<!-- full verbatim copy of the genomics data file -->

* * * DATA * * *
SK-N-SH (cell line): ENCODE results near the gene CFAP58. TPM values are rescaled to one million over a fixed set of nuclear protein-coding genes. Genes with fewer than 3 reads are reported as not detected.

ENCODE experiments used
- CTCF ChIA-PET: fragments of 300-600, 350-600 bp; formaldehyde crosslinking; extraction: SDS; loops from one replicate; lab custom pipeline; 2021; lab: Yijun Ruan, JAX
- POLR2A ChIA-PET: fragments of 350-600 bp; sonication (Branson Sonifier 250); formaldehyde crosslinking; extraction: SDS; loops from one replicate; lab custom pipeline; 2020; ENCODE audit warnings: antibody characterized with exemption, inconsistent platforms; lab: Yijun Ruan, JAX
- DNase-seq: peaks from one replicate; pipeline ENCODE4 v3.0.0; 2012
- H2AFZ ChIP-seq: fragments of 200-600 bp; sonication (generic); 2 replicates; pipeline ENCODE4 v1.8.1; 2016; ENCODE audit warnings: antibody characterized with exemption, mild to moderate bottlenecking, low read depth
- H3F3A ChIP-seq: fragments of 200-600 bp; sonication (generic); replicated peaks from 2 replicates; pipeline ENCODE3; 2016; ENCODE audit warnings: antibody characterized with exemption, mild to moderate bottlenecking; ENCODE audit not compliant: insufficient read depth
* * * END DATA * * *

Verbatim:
SK-N-SH (cell line): ENCODE results near the gene CFAP58. TPM values are rescaled to one million over a fixed set of nuclear protein-coding genes. Genes with fewer than 3 reads are reported as not detected.

ENCODE experiments used
- CTCF ChIA-PET: fragments of 300-600, 350-600 bp; formaldehyde crosslinking; extraction: SDS; loops from one replicate; lab custom pipeline; 2021; lab: Yijun Ruan, JAX
- POLR2A ChIA-PET: fragments of 350-600 bp; sonication (Branson Sonifier 250); formaldehyde crosslinking; extraction: SDS; loops from one replicate; lab custom pipeline; 2020; ENCODE audit warnings: antibody characterized with exemption, inconsistent platforms; lab: Yijun Ruan, JAX
- DNase-seq: peaks from one replicate; pipeline ENCODE4 v3.0.0; 2012
- H2AFZ ChIP-seq: fragments of 200-600 bp; sonication (generic); 2 replicates; pipeline ENCODE4 v1.8.1; 2016; ENCODE audit warnings: antibody characterized with exemption, mild to moderate bottlenecking, low read depth
- H3F3A ChIP-seq: fragments of 200-600 bp; sonication (generic); replicated peaks from 2 replicates; pipeline ENCODE3; 2016; ENCODE audit warnings: antibody characterized with exemption, mild to moderate bottlenecking; ENCODE audit not compliant: insufficient read depth